10 Pieces of Advice for High School Seniors (12th Grade)

You made it! Congratulations! 12 years of your life culminate at your high school graduation. People say 12th grade is the easiest year (maybe because they suffered from senioritis) but that doesn’t mean that you shouldn’t put in the effort. It also doesn’t mean to stay head-on in your books. Live in the moment and learn to balance your life adequately. Read some advice below that will help you elevate your senior experience

Put everything into context

It is your last year of high school. The reality is, the vast majority of the people around you are not going to be ‘main characters’ in your life. Let this thought break down your barriers and allow yourself to step out of your comfort zone. It is also your last year of high school, the last time you will be in the same place with the people you’ve probably grown so accustomed to. Take this opportunity to celebrate all your last first moments, attend school events you usually didn’t, and perhaps even talk to people you never have. Don’t have any regrets, do everything you intended this last year.

Start the college applications as early as you can

This will save you a lot of stress later on. Start drafting up several essays and develop the strongest one. Take advantage of your school counselor. They are there to help you deliver strong statements and supplements. Don’t be afraid to ask your family members or close friends your trust for college application essay feedback. The more perspectives you have on your essay, the better it will be. Maybe even consider outsourcing and hiring a professional to help you polish your craft.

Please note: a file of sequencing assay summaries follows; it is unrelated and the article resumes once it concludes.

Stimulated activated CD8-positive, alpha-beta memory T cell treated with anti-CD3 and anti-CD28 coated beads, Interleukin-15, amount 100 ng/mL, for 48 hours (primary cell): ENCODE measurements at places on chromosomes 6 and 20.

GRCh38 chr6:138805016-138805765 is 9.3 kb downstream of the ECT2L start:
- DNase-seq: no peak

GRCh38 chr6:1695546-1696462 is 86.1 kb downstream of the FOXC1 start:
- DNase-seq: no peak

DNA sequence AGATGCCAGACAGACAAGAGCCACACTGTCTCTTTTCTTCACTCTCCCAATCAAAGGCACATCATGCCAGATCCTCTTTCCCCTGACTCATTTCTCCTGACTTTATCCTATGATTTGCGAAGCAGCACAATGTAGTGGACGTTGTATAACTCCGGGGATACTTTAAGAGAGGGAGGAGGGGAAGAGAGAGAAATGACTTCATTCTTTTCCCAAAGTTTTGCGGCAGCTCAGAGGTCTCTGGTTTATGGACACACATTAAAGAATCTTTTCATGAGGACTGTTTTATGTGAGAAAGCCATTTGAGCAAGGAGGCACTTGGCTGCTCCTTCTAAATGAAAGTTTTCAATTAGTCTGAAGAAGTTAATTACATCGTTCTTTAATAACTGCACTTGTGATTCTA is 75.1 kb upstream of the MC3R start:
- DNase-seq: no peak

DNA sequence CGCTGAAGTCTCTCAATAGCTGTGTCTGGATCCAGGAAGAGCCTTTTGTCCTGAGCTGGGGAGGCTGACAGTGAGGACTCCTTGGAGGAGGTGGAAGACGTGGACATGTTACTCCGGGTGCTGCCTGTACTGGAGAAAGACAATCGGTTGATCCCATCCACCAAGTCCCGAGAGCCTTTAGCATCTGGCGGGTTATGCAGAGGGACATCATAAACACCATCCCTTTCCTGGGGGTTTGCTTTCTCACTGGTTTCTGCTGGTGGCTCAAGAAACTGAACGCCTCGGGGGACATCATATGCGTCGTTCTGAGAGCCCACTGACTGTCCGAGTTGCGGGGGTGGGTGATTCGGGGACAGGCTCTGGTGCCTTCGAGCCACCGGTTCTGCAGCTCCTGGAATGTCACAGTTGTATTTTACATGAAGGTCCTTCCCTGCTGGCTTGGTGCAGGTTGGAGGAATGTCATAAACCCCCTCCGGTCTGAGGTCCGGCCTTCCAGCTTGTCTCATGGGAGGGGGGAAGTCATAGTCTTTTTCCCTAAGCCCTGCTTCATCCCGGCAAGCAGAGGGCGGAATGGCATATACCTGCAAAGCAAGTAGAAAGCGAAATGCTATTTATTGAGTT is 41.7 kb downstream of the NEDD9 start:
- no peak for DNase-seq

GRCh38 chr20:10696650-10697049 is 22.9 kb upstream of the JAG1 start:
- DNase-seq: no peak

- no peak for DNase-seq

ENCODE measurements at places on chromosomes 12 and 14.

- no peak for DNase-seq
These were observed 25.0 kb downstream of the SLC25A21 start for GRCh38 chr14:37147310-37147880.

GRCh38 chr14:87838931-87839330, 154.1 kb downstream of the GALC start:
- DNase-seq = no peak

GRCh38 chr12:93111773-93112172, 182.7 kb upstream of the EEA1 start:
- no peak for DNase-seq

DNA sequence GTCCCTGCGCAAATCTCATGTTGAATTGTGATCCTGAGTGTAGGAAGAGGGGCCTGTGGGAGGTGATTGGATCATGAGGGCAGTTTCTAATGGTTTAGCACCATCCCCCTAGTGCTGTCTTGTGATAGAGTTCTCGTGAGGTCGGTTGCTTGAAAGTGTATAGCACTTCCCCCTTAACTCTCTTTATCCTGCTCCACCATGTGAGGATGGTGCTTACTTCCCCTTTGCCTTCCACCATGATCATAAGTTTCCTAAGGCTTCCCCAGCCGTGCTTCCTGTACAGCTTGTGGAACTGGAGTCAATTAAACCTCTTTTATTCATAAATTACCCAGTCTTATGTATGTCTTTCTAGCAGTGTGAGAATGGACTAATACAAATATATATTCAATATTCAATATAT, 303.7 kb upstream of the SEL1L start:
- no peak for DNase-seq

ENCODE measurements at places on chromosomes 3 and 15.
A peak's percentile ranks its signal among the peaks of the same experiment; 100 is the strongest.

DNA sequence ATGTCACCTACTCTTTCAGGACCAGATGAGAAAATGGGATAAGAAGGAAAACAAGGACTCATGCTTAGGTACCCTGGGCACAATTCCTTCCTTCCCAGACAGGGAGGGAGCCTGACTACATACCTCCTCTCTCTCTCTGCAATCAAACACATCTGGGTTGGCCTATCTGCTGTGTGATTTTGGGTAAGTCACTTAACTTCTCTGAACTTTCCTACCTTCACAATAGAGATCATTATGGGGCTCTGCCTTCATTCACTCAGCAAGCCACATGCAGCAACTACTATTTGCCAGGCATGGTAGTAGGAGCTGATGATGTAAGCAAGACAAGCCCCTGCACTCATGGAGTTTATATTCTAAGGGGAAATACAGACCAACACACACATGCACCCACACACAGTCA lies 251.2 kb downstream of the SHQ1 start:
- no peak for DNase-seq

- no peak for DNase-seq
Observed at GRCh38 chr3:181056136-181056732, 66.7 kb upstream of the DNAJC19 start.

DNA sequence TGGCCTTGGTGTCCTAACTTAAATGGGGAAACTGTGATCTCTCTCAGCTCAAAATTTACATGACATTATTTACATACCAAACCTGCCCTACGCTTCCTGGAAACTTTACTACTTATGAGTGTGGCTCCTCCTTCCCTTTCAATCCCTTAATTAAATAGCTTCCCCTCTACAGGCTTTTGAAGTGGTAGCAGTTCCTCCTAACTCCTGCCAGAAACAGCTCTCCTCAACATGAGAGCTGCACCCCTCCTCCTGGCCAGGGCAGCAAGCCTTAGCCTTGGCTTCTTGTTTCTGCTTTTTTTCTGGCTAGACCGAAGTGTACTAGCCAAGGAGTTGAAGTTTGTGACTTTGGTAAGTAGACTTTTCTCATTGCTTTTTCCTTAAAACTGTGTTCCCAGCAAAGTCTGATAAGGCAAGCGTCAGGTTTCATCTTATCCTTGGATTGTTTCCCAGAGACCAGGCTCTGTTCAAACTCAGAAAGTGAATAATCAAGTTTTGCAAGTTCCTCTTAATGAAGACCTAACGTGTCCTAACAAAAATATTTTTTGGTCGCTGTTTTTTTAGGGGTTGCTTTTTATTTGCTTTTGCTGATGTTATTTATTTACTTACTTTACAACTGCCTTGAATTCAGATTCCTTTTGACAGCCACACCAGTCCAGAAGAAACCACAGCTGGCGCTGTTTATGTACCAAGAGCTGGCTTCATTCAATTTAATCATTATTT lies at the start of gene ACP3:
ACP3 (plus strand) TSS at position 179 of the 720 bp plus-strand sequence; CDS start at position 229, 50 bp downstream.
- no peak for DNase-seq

Spend some time with your family and loved ones

If you are planning to move away from college, chances are you won’t see your family as often as you do now. Even though you might feel all grown up and mature, the truth is you’re probably more dependent than you think. You will miss your family and loved ones more than you anticipate. Make sure to spend a lot of quality time with them before the end of your senior year. They will also appreciate it more than you would think. 

Stop fretting so much about college and your future plans

I know it’s hard to listen to all your classmates and the buzz they make. They seem to be so secure in their future plans and decided on a major and a college of their dreams. Don’t fall in for the illusion. Truth is, more than 30% of undergraduate students change their major at least once. Don’t fret if you don’t have your life planned, if your major is undecided, or you don’t know where to go to college. It is not the end of the world. Remember there is always a plan B, like transferring or taking time off to figure things out.

Rejections are not the end of the world

Don’t value yourself off of your acceptances or rejections. You did not get accepted somewhere not because you were not good enough, but because the chances of you getting in were very slim in the first place. Remind yourself that the pool of applicants is so big, that sometimes things are not going to go the way you want them to. If you don’t get accepted into your “dream school”, IT’S NOT THE END OF THE WORLD. The value of your education is not measured by what college you go to, but by how hard you work and how you take advantage of the school’s opportunities.